Six million bucks
That’s $29,003,975.66 today, according to the CPI which may even be lowballing it. So keep your “one … million dollars” quip to yourself.
I’m trying to recall any SF cyborgs before the 1970s, which is a little bit tricky considering androids, which have a much more detailed history beginning with R.U.R., Asimov’s best work (I Robot, The Caves of Steel), Star Trek‘s “What Are Little Girls Made Of?” and more. I am not really sure that explicit half-and-half man-machine had been introduced much at all before Robotman in Doom Patrol, and he’s pretty close to an android or, well, a robot, as a brain in a fully mechanized body. I’m thinking about characters for whom the remaining original parts might at least conceivably live and function, so the machine parts are prosthetics – but so extensive that they literally “restore” life and human identity as conceived by others to the person. There’s a grey area there, but even for characters like Robotman who couldn’t survive without their machine parts, enough of the people-parts remain to comprise a necessary part of the whole arrangement – he does, after all, have a working human brain. The 70s comics would bring Deathlok, a badly underrated and unacknowledged player in the history of science fiction, but in addition, nothing can be said on this topic without considering Steve Austin. No, not that guy. The one before that guy.
I want you to work with me a little bit here. Please don’t say “j-j-j-j-j,” or sing the theme tune, or start in about Farrah Fawcett. Never mind Bigfoot, which was a late-addition artifact and doesn’t pertain to anything I’m writing about. All of that is meme talk, disconnected from the experience of watching the show at all, destructive to the understanding of what it actually depicts, and deceptive regarding what it might have meant to watch it at the time. Bluntly, that the show is seriously a 70s Marvel comic right there onscreen: my disability is my superpower, my identity as human, my struggle to find a way among the obviously dysfunctional roles of the day, my responsibility to examine my conscience in the thick of danger, and my disagreements with my powerful nation’s policies.
The word “cyborg” was coined in the novel of that title by Martin Caidin, published in 1972 and an instant minor hit, especially since it was marketed as as a thriller and not so much as science fiction. Much of the familiar details come from it: the former astronaut and test pilot, the iconic crash, the name Steve Austin, his slightly troubled relationship with the intelligence agency, and (at the very end) super-heroic covert ops. It went on for a few much less interesting sequels, by which time the TV show had eclipsed the book presentation. The hero’s situation illustrates the whole human-to-machine spectrum of the prostheses, from a valve in his heart (which most people don’t think of as “cyborg”), the non-seeing false eye (ditto, possibly to a slightly lesser extent), the eye’s photographic capacity (which neatly straddles the line; is it “seeing?”), and then the limbs. It’s well to remember that in the 70s, even a single missing limb was grounds for visual horror, with few social means to cope on anyone’s part. A disabled person generally had to apologize for it constantly, and for the extensive inconveniences it “made” everyone else go through – therefore android-style limbs like Austin’s restore “humanity” to him. That issue is both taken as given, along the lines of “no one should have to live like this,” and also called out as an identifiable prejudice.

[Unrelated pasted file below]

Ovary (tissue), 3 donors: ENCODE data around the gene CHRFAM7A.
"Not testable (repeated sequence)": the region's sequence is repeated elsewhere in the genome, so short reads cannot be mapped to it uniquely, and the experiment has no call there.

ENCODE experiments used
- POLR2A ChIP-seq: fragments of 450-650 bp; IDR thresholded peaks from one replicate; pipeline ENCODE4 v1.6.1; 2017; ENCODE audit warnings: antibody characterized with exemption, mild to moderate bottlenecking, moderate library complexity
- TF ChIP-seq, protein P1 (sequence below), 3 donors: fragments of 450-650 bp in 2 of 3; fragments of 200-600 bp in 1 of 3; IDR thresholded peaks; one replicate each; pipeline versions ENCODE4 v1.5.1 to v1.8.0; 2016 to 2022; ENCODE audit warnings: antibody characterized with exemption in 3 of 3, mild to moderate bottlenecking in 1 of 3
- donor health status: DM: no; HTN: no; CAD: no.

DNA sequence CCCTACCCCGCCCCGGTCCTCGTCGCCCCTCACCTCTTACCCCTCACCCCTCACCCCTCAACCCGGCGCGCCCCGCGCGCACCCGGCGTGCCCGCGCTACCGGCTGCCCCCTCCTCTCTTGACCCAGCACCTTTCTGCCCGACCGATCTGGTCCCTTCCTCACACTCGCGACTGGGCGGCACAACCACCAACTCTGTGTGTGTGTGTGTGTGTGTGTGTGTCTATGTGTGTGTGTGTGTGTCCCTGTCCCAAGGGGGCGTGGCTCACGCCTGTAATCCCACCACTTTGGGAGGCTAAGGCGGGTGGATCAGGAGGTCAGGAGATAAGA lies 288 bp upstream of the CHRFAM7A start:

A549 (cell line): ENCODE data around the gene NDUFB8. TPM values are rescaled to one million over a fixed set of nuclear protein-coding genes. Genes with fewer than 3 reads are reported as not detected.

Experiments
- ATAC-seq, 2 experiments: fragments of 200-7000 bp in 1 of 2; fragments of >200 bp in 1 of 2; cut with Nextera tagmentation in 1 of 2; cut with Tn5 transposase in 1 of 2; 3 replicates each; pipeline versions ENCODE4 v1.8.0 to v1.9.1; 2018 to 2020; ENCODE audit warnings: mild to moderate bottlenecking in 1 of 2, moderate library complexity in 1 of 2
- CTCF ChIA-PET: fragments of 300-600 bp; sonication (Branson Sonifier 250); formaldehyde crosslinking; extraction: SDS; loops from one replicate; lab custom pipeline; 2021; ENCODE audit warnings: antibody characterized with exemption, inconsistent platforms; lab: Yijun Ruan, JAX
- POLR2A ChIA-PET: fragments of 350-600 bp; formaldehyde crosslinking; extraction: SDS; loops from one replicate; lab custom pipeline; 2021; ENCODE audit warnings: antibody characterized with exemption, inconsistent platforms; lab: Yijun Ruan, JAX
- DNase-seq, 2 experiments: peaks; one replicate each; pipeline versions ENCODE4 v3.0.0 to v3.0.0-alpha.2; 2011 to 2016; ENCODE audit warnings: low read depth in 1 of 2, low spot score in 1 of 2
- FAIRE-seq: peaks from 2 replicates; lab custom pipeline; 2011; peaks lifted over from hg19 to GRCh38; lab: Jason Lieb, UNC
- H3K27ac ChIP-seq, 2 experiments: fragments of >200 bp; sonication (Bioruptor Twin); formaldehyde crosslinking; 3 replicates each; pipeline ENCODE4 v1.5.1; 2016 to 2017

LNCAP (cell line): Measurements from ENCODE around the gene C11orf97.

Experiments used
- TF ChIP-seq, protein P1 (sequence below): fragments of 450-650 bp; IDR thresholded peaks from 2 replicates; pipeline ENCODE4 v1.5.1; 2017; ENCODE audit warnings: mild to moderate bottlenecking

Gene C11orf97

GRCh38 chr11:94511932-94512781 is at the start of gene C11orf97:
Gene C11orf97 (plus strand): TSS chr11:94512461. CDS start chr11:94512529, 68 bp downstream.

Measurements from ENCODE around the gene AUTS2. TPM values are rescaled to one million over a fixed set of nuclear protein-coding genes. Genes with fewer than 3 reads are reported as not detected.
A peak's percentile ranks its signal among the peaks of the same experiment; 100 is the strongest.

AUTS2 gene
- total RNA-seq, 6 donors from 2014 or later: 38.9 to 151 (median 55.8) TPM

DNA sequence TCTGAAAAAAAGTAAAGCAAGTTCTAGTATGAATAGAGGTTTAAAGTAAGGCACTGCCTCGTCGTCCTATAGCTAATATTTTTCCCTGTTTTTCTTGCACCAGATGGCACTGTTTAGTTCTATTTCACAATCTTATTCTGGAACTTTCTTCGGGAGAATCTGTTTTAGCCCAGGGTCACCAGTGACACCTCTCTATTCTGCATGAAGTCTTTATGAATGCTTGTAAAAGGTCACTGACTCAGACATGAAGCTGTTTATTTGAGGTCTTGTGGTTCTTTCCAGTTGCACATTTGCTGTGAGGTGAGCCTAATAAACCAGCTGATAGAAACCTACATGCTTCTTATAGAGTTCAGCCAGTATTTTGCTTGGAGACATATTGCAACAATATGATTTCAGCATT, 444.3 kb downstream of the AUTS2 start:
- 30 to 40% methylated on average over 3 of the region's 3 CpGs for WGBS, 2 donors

Taking replacement parts’ performance to superhuman capacity rather than merely compensatory is a very big deal too, which I’ll get to a bit later, but for now I’m putting forward that there’s an Uncanny Valley at either end of the machine-prosthesis spectrum: hobbling, semi-compensatory things not much different from a peg leg, vs. a limb you thought was ordinary except this guy just ripped a vault door off its hinges.
The conversion to TV was definitely not seamless. The original TV movie (1973) is a pretty good transcript of the novel, with the majority of the plot being the adjustment to disabled status, then the trauma of re-enablement. A lot of it shows up in the series as repurposed footage, including the intro but also certain scenes or action shots. The intelligence agency is quite amoral and Oscar is definitely not Steve’s friend. There are some minor changes in detail: the artificial eye can see; the arm is switched from left to right. Then there were two series pilots, which are fucking awful, as apparently they were going for a Roger Moore style Bond presentation, and I’m pretty sure they were using rejected Bond plots (the unspeakably bad theme song is here). Finally, the series begins with no reference to these and picks up pretty much from where the original pilot left off, with Austin’s characterization consistent with it, but with Oscar turned into a trustworthy buddy.
This first season was only thirteen episodes, and the famous introduction is much shorter and more spare than the one you know; I think I like it better. There’s no sound effect associated with using his limbs (it briefly shows up for a robot adversary), and the filming-effects team takes a while to figure out what combination of undercranking vs. overcranking produced a watchable effect. The general look-and-feel for the introduction and the show didn’t fully develop until the middle of the second season. However, certain things were nailed right out of the gate. First, Lee Majors is remarkable, both in action and in drama (despite some awful direction like winking at the camera, which fortunately fades fast). He might be the last truly outstanding old-school athlete actor, as his celebrity contemporary Charlton Heston ushered in the sculpted male porn alternative which has remained with us since. Second, a good half of the episodes are clearly spawn of The Twilight Zone, in tone, in moral quandary, and in bringing out as much weirdness as possible with the naturalistic filming techniques.